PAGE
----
PORTLAND, Ore. Michelle Kwan took one night to relax and celebrate her historic achievement with family and friends, then it was right back to the rink.
It took a lot of hard work to get those nine titles at the U.S. Figure Skating Championships, and she can't start coasting now.
''I've got a lot of things to work on,'' Kwan said after winning her ninth crown Saturday night, tying Maribel Vinson for the all-time record. ''I'll celebrate tonight, and then go back and work really hard because it's a new system, new code of points, new spins, footwork.
''So I've got a lot to juggle in the next few weeks.''
Kwan is a special talent, one of those skaters who comes along every generation or so. But it takes more than just talent to stay on top, and Kwan's work ethic has always been one of her biggest strengths. Yes, she loves to skate, but she knows it's her job, too.
Watch her at a practice sometime. She's all business, not wasting a single second she's on the ice. Those little flutters of her hands? She's running through her program, imagining herself moving across the rink. Those couple of minutes of quiet time at center ice? Same thing. Everything has a purpose, no detail too small.
Now she has to prepare for her first look at the new, points-based judging system, and there's even more to consider.
The International Skating Union abandoned the century-old 6.0 mark in June, and worlds will be judged on the new points system. Though the scoring system was tested in the Grand Prix series last season before it was adopted, Kwan has yet to skate under it. She's skipped the Grand Prixs the last two years.
Skating is still skating, and Kwan had the new code in front of her when she choreographed her programs. But she knows she has to do some reworking to take full advantage of the new scoring system. Every element has a specific point value under the new system, and there are strict criteria for everything from jumps to spins to spirals.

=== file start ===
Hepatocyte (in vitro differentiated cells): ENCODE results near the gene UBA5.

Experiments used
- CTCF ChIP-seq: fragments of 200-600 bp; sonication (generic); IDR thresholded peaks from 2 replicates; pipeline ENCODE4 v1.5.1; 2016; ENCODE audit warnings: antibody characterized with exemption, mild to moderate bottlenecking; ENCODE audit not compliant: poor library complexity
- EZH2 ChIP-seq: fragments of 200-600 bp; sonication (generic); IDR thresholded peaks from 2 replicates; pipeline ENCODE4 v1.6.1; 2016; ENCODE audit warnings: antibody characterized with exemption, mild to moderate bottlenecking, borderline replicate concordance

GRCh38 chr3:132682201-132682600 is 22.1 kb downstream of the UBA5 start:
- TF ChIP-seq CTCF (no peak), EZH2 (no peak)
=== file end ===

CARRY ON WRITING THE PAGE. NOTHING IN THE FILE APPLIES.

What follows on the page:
''There's a lot of things that I'll have to be very aware of, with the spins, with the change of edge, with the spirals, with the turns and the footwork,'' she said. ''I'll probably have a few people come over just to make sure what needs to be done between now and worlds.
''It's crazy because I'm all excited and then I have to think about worlds,'' she added. ''So I'll take this night and enjoy it, hang out with my friends and family and celebrate, and then tomorrow's a different story.''
Before she throws herself back into her work, though, Kwan should take some time to savor all that she's accomplished.
When Vinson won nine titles in the 1920s and 1930s, it seemed like a mark that would stand forever. Not only would a skater need spectacular talent, she'd have to have staying power, too.
Gretchen Merrill, Tenley Albright and Peggy Fleming they all won multiple titles. But none came close to Vinson.
She arrived at her first senior nationals back in 1993, a shy little 12-year-old who wasn't even old enough to wear makeup. Now 24, she's as dominant as ever, with no one in the United States and few in the world to challenge her.
Sasha Cohen can't keep herself together when it matters most, falling apart again in the free skate Saturday and finishing second for the fourth time. Bronze medalist Kimmie Meissner bears watching, but doesn't have the presence or the experience yet to make a real run at Kwan.
''I just remember trying to win my first one, and you get the pin that has the diamond on it. Diamond for the first place,'' Kwan said. ''So to get my ninth, I don't know, I have no answer for that. Because I never thought I'd get here.''
Get there, she did. She's won eight straight U.S. titles, and medaled at every nationals since 1994. She hasn't finished worse than third in any competition since 1995.
To put her run in another perspective, Meissner was 6 and had just started skating when Kwan won her first title. Now Meissner is 15 and making history of her own, becoming the first U.S. woman since Tonya Harding in 1991 to land a triple axel Saturday.
''Nine incredible national championships,'' Kwan said. ''I don't know, every one is so different and unique.''
But now, like always, it's back to work.
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